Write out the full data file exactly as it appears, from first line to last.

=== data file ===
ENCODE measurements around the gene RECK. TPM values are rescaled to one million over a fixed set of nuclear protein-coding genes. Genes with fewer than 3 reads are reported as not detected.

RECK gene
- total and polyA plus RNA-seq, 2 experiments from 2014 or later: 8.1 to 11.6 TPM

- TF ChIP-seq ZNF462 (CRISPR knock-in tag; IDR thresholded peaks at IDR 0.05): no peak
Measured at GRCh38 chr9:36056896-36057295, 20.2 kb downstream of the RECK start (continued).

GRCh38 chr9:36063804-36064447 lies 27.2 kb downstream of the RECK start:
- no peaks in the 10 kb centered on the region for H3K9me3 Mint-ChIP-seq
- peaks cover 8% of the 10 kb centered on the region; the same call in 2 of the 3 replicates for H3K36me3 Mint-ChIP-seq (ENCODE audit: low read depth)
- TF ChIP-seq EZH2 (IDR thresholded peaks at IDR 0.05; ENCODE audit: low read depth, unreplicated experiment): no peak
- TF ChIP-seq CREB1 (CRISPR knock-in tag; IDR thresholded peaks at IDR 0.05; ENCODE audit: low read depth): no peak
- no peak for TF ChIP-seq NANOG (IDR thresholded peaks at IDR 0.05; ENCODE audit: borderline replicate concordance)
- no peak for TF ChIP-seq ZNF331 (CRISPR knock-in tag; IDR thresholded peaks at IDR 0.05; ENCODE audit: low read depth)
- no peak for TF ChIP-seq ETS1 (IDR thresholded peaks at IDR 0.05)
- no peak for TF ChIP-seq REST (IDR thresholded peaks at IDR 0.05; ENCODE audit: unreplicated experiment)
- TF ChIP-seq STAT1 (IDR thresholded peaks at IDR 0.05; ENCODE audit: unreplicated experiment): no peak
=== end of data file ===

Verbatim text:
ENCODE measurements around the gene RECK. TPM values are rescaled to one million over a fixed set of nuclear protein-coding genes. Genes with fewer than 3 reads are reported as not detected.

RECK gene
- total and polyA plus RNA-seq, 2 experiments from 2014 or later: 8.1 to 11.6 TPM

- TF ChIP-seq ZNF462 (CRISPR knock-in tag; IDR thresholded peaks at IDR 0.05): no peak
Measured at GRCh38 chr9:36056896-36057295, 20.2 kb downstream of the RECK start (continued).

GRCh38 chr9:36063804-36064447 lies 27.2 kb downstream of the RECK start:
- no peaks in the 10 kb centered on the region for H3K9me3 Mint-ChIP-seq
- peaks cover 8% of the 10 kb centered on the region; the same call in 2 of the 3 replicates for H3K36me3 Mint-ChIP-seq (ENCODE audit: low read depth)
- TF ChIP-seq EZH2 (IDR thresholded peaks at IDR 0.05; ENCODE audit: low read depth, unreplicated experiment): no peak
- TF ChIP-seq CREB1 (CRISPR knock-in tag; IDR thresholded peaks at IDR 0.05; ENCODE audit: low read depth): no peak
- no peak for TF ChIP-seq NANOG (IDR thresholded peaks at IDR 0.05; ENCODE audit: borderline replicate concordance)
- no peak for TF ChIP-seq ZNF331 (CRISPR knock-in tag; IDR thresholded peaks at IDR 0.05; ENCODE audit: low read depth)
- no peak for TF ChIP-seq ETS1 (IDR thresholded peaks at IDR 0.05)
- no peak for TF ChIP-seq REST (IDR thresholded peaks at IDR 0.05; ENCODE audit: unreplicated experiment)
- TF ChIP-seq STAT1 (IDR thresholded peaks at IDR 0.05; ENCODE audit: unreplicated experiment): no peak